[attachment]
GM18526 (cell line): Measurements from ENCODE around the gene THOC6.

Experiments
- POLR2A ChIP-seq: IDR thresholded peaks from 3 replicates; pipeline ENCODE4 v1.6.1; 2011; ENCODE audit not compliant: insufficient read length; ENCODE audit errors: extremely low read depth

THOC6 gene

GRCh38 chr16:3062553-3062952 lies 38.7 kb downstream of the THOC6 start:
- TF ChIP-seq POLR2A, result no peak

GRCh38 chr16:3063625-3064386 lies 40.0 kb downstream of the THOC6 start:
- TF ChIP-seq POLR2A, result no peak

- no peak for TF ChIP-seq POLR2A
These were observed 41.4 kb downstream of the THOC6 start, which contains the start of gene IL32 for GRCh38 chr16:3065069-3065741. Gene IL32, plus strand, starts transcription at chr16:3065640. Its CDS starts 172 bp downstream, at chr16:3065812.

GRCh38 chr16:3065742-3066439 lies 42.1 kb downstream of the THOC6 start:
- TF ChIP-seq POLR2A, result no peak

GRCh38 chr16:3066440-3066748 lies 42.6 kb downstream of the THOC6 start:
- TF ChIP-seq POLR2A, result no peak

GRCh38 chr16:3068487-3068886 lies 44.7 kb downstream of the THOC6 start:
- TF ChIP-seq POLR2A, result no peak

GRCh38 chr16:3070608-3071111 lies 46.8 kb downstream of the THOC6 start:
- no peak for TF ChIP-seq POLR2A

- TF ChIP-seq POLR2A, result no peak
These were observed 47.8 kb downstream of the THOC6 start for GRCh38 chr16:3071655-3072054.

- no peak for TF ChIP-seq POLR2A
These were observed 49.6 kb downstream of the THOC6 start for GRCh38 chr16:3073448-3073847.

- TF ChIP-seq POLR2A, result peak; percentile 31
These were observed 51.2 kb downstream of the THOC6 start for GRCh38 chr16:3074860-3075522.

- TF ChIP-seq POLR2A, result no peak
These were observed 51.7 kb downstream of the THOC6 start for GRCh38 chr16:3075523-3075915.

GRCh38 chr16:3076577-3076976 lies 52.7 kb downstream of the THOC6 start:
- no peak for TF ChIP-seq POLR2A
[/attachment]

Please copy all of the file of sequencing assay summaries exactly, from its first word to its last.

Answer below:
GM18526 (cell line): Measurements from ENCODE around the gene THOC6.

Experiments
- POLR2A ChIP-seq: IDR thresholded peaks from 3 replicates; pipeline ENCODE4 v1.6.1; 2011; ENCODE audit not compliant: insufficient read length; ENCODE audit errors: extremely low read depth

THOC6 gene

GRCh38 chr16:3062553-3062952 lies 38.7 kb downstream of the THOC6 start:
- TF ChIP-seq POLR2A, result no peak

GRCh38 chr16:3063625-3064386 lies 40.0 kb downstream of the THOC6 start:
- TF ChIP-seq POLR2A, result no peak

- no peak for TF ChIP-seq POLR2A
These were observed 41.4 kb downstream of the THOC6 start, which contains the start of gene IL32 for GRCh38 chr16:3065069-3065741. Gene IL32, plus strand, starts transcription at chr16:3065640. Its CDS starts 172 bp downstream, at chr16:3065812.

GRCh38 chr16:3065742-3066439 lies 42.1 kb downstream of the THOC6 start:
- TF ChIP-seq POLR2A, result no peak

GRCh38 chr16:3066440-3066748 lies 42.6 kb downstream of the THOC6 start:
- TF ChIP-seq POLR2A, result no peak

GRCh38 chr16:3068487-3068886 lies 44.7 kb downstream of the THOC6 start:
- TF ChIP-seq POLR2A, result no peak

GRCh38 chr16:3070608-3071111 lies 46.8 kb downstream of the THOC6 start:
- no peak for TF ChIP-seq POLR2A

- TF ChIP-seq POLR2A, result no peak
These were observed 47.8 kb downstream of the THOC6 start for GRCh38 chr16:3071655-3072054.

- no peak for TF ChIP-seq POLR2A
These were observed 49.6 kb downstream of the THOC6 start for GRCh38 chr16:3073448-3073847.

- TF ChIP-seq POLR2A, result peak; percentile 31
These were observed 51.2 kb downstream of the THOC6 start for GRCh38 chr16:3074860-3075522.

- TF ChIP-seq POLR2A, result no peak
These were observed 51.7 kb downstream of the THOC6 start for GRCh38 chr16:3075523-3075915.

GRCh38 chr16:3076577-3076976 lies 52.7 kb downstream of the THOC6 start:
- no peak for TF ChIP-seq POLR2A